BERLIN — The last time she checked, Katya Tasheva had the normal number of limbs and eyes. So she feels a nasty shock of non-recognition, she says, when German news reports warn of a coming invasion of people like her — Bulgarians — as if they were aliens from space.
"It's all of a sudden like we're these three-eyed, five-legged people who are all going to steal stuff," said Tasheva, 27, a singer who has lived in Berlin for nine years. "Normally when I listen to these comments, I just laugh and switch the channel or turn the page…. But it does make me a bit angry."
Her homeland and neighboring Romania are among the most recent countries to have joined the 28-nation European Union. Both won admission in 2007, part of the EU's ambitious drive to knit together the whole of a once-war-torn continent.
But now, citizens of the two former Soviet satellites are putting one of the EU's founding principles to the test.
Since Jan. 1, they've had the right to live and work as they please in any member country, from Ireland to Italy. Probationary restrictions were lifted, giving way to the unfettered movement enshrined in EU law for its half-billion residents.
Yet granting them the same rights as other EU citizens has exposed just how deeply the project of European unity has frayed in the wake of a debilitating debt crisis and prolonged recession. A wave of anti-immigrant sentiment is sweeping the region, with critics in richer nations looking for ways to put walls back up.
Right-wing political parties calling for migration controls have gained ground from France to Finland. Groups that used to focus on turning back Muslims from faraway lands are now seeking to block fellow Europeans from settling in their countries, in spite of EU regulations. They scored a major victory last month when voters in Switzerland — which, though not an EU member, had accepted its rules on freedom of movement — narrowly approved a referendum to end that arrangement.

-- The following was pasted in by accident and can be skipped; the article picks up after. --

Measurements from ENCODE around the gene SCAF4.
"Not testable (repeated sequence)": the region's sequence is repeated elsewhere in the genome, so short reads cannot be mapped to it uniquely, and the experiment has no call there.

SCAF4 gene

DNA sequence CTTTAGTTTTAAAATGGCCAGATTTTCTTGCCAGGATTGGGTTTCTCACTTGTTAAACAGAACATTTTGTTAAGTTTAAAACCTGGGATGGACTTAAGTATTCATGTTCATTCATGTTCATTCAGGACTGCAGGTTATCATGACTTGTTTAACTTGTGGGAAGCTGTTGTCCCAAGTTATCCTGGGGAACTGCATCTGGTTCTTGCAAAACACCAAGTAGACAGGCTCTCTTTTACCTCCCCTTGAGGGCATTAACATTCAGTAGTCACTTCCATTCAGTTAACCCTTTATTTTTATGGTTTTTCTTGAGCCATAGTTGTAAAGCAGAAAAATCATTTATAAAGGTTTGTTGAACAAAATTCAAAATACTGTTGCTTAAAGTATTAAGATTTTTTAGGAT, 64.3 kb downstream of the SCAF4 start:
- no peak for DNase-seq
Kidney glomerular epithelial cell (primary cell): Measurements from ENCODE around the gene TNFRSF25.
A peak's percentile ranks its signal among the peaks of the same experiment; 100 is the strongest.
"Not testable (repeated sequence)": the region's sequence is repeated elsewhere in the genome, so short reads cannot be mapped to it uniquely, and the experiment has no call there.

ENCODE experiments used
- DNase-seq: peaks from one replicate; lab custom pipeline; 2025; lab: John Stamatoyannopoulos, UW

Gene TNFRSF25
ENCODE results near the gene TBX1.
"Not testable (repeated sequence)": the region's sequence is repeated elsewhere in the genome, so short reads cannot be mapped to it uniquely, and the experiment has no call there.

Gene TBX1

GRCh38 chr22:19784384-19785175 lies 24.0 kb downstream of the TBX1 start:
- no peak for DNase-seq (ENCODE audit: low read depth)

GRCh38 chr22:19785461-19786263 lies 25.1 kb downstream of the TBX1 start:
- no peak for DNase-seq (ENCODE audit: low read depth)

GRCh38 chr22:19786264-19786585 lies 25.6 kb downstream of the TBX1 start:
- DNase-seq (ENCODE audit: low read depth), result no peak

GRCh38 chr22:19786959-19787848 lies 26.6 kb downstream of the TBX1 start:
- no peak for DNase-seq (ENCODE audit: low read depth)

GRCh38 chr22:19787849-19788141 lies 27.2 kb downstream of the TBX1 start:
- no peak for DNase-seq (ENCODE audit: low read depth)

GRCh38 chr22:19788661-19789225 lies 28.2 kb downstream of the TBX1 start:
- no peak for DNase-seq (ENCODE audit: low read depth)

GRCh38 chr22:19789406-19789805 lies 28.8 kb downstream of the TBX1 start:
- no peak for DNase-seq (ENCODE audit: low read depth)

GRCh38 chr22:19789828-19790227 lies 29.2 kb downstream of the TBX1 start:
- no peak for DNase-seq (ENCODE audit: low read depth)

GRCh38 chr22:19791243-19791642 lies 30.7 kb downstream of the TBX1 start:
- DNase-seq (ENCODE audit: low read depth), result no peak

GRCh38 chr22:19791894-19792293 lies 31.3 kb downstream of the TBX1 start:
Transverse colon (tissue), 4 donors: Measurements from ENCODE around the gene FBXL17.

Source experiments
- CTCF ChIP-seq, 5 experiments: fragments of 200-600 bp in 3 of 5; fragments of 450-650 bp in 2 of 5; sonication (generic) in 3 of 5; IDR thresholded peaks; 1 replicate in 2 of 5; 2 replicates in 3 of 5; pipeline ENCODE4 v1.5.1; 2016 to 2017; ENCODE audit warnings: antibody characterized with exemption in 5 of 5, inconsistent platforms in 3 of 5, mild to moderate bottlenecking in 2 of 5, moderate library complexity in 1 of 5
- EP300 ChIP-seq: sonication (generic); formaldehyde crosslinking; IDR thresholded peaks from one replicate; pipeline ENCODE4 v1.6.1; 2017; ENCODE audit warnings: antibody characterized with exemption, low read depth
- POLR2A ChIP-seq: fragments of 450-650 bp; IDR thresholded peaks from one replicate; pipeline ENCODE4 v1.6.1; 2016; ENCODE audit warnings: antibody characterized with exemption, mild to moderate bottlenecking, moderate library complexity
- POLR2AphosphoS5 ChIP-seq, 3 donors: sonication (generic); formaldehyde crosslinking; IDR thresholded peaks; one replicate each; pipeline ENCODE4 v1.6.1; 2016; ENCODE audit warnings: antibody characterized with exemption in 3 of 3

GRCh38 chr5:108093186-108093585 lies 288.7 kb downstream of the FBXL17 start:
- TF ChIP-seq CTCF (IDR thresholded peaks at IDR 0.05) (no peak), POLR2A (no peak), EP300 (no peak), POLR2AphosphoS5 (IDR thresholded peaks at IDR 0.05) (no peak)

To the dismay of Romanians and Bulgarians, much of the unease and tension over immigration has focused on them, in part because their countries are among the EU's poorest. Anti-immigrant campaigners in Britain and Germany have fanned fears of a flood of Bulgarians and Romanians sponging off their welfare systems.
It's a characterization that stings.
"They all think we're really people who are hopeless and that we came here out of desperation just to take advantage of social services. I don't know people like that," said Maria Duness-Rose, 38, a Bulgarian restaurateur in Berlin who proudly serves up food and wine from her native land. "It breaks my heart."
The controversy took an emotionally charged turn when a usually low-profile politician from Germany's ruling Christian Democratic party suggested that foreign welfare abusers be deported and fingerprinted to prevent them from re-entering the country. Romanian Prime Minister Victor Ponta lashed back by accusing the politician of having a Nazi mind-set.
The right-wing press in Germany, especially its tabloids, has helped harden public attitudes by popularizing a newly coined word for the feared influx of opportunistic welfare seekers: armutseinwanderung, or "poverty migration." (In Britain, the equivalent is "benefit tourism.")
Not only is it an "ugly term" that should not be used, said German sociologist Ludger Pries, it also paints a false picture, he and others say.
Since the last barriers to the movement of Romanians and Bulgarians within the EU were dropped, there's been no evidence of a sudden rush of new arrivals. Moreover, among those allowed into Germany in limited numbers from 2000 through 2010, the unemployment rate was no greater than the overall German jobless rate. About 30% of the migrants boast an academic or vocational degree, higher than the German average, Pries said.
A number of Romanians and Bulgarians work in Germany's healthcare industry, earning more as doctors and nurses here than they would back home. And they help fill the gaps left by the German physicians who've moved to Switzerland to take higher-paying jobs, immigration experts say.
"The message for me is there's no significant exploitation of the social welfare system by Romanian or Bulgarian immigrants," said Pries, deputy chairman of the Expert Council of German Foundations on Integration and Migration. "In general, [apart from] specific local problems, they are performing quite well in the labor market."
In Britain, where "Euroskeptic" lawmakers are pressuring Prime Minister David Cameron to impose quotas on Bulgarians and Romanians in contravention of EU law, the experience has been similar.